THE PHILADELPHIA AVICULTURAL SOCIETY’S 4TH ANNUAL BIRD OWNER’S DAY BIRD EXPO
This educational and entertaining event was held on June 21, 1992 at Gratz College, just outside of Philadelphia. Lectures were delivered by Richard M. Schubot, of the AVICULURAL RESEARCH AND BREEDING CENTER, JAMES J. MURPHY, amazon expert, John Vanderhoof, developer of the dry lory diet, LORIES DELIGHT, Carol Anne Calvin, finch enthusiast, and Liz WIlson, bird behavior specialist. A veterinarian was available for surgical gender determination. Many vendors and manufacturers were on site providing a bird supply supermarket. Hobbyists also had birds for sale at the expo.
Richard M. Schubot was the first to speak. He showed slides of his extensive Cockatoo, Macaw, Eclectus, and African Grey breeding complex located in FLorida. The lecture centered around the tendency in various species of Cockatoo for the cocks to mutilate or murder the hens. Charts were shown illustrating the probabilty of this tragedy for the majority of Cockatoo species. The methods to stop the horror included large cages and a severely wing clipped cock paired with a full flighted hen. Nest boxes were constructed with two holes to make sure that the hen could not be cornered by an irate mate. The most innovative scheme involved having a veterinarian affix an acrylic ball to the point of the cock’s beak. This operation limits the scope of the mayhem. The plastic ball falls off by itself after a period of time that varies from species to species.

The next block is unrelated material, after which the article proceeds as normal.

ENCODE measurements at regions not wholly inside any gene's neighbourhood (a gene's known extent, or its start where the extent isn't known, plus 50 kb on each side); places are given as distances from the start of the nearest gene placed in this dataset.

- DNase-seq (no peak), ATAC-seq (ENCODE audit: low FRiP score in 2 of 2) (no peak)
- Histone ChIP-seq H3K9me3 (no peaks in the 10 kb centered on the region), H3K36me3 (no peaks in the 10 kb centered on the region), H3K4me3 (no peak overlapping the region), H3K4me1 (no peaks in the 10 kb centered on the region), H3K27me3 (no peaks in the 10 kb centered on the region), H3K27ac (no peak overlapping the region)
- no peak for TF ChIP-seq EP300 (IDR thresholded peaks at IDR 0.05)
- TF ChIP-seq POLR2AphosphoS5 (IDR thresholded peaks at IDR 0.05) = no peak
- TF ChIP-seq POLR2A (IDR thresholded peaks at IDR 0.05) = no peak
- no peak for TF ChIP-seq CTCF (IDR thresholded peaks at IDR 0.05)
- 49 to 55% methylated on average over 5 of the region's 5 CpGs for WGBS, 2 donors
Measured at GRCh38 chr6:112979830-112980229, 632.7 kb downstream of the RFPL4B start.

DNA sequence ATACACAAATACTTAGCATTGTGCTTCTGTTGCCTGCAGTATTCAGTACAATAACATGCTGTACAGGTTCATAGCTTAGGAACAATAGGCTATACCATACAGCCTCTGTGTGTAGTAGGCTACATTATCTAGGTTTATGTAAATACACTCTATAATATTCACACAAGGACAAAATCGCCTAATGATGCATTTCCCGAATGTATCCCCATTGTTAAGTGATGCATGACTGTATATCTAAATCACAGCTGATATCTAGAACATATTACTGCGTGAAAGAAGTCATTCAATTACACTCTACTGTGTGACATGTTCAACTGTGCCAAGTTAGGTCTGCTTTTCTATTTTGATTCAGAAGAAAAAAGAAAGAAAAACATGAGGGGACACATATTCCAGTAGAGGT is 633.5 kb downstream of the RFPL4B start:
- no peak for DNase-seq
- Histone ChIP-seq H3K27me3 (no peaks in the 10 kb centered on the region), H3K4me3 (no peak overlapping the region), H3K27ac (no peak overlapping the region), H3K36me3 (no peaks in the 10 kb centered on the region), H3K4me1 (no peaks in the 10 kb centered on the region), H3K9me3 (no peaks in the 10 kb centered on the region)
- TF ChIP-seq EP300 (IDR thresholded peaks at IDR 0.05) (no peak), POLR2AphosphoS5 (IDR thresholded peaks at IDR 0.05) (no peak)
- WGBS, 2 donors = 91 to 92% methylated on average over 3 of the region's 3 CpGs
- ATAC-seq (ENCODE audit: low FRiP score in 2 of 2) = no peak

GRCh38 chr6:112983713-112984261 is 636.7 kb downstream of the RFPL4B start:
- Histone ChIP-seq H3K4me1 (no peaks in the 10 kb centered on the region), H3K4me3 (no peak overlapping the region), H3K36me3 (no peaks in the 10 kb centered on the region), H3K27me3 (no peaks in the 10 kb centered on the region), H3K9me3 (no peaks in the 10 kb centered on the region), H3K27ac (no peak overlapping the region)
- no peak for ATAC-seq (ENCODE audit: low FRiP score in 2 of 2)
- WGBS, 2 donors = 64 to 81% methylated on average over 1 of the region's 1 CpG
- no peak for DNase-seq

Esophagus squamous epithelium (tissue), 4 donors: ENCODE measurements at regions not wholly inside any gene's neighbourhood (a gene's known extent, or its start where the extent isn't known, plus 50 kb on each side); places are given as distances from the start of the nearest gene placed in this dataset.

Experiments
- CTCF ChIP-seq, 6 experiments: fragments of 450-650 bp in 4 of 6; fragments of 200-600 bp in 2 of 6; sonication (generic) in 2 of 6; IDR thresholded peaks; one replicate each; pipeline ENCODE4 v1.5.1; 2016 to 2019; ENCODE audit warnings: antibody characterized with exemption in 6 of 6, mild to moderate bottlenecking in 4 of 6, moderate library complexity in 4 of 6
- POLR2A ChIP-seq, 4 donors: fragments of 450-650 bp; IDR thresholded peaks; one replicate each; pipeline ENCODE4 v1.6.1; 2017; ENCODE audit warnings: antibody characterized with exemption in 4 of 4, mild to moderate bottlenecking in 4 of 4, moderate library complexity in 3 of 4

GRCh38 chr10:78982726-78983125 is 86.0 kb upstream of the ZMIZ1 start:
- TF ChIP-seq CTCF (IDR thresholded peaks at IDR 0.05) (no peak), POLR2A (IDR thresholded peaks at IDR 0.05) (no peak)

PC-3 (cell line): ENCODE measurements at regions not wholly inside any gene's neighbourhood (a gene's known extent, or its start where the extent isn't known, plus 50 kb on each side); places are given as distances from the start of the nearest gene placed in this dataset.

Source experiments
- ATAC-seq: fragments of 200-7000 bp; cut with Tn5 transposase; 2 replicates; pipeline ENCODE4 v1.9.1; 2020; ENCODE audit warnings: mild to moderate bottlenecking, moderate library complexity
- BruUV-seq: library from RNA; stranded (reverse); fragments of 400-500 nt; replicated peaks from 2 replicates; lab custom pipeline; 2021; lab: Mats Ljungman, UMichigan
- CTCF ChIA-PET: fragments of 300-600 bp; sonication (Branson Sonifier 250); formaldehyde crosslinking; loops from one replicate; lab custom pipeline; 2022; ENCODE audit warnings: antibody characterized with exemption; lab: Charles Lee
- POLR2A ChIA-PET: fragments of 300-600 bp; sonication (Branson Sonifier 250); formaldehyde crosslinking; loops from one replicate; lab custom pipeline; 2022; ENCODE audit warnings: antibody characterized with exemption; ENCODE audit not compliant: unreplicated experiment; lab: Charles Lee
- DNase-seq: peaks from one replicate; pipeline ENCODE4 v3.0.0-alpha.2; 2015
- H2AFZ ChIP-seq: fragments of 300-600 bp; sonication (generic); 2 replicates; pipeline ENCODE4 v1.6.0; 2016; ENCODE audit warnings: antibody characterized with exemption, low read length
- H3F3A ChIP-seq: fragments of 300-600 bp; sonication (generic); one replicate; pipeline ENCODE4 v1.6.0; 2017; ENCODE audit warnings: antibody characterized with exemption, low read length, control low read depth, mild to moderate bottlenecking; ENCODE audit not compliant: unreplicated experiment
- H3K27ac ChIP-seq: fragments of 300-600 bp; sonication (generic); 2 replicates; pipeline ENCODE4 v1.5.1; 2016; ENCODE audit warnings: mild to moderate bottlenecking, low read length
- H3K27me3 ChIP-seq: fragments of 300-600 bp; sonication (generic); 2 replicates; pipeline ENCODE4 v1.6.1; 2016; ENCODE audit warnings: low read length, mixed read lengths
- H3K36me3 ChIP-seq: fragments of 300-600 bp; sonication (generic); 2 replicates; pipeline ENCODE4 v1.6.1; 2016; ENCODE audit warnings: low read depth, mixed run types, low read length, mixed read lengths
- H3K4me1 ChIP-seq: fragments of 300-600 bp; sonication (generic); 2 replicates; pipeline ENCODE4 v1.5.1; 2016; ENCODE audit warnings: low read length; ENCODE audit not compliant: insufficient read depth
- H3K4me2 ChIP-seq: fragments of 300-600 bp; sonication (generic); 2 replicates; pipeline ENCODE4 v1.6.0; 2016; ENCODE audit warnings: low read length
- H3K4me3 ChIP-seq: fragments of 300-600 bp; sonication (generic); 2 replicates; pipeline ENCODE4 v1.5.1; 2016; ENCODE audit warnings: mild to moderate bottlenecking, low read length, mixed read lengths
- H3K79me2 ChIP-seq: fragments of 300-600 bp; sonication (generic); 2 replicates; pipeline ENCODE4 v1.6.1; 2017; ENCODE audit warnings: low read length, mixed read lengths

Mister Schubot also showed slides and discussed Beak and Feather disease. He does not hold much hope for an immediate vaccine. He mentioned that even if a serum is sold, it will be in short supply for a long time. His facility now quarantines all new acquisitions for three years and pulls all eggs, in order to prevent the spreads of PBFD.
Identification of the subspecies of eclectus parrots was also discussed.
Schubot also mentioned a common sense method for checking to see if two birds in adjoining flights are pairing up – look at the droppings on the floor! If the droppings are as close together as possible, then you can be certain that the birds are trying to perch next to each other.
Later that day Richard Schubot made another slide presentation. He now showed various aspects parrot husbandry, as practiced by AVICULTURAL RESEARCH AND BREEDING CENTER. The birds are housed in suspended, “Noegel-California”, welded-wire cages. Water is supplied by a central system using LIXIT valves. The nest boxes are made of plywood and are hung outside of the cage. Richard Schubot finds the chewing of wood conducive to initiating nesting activity. The larger nests are now being lined with welded wire to prevent complete destruction. He is not completely comfortable with this innovation. He worries that a bird may get a nail caught and in this way lose a toe, or even a foot. Mister Schubot states that for most parrots, a dilapidated nest may be removed for repair or replaced. He warns that this is never done in the case of the Leadbeaters Cockatoo. With this specie, the nest must be repaired as best as possible while on the cage. It must never be removed for the Leadbeaters considers its nest a “personal possession.”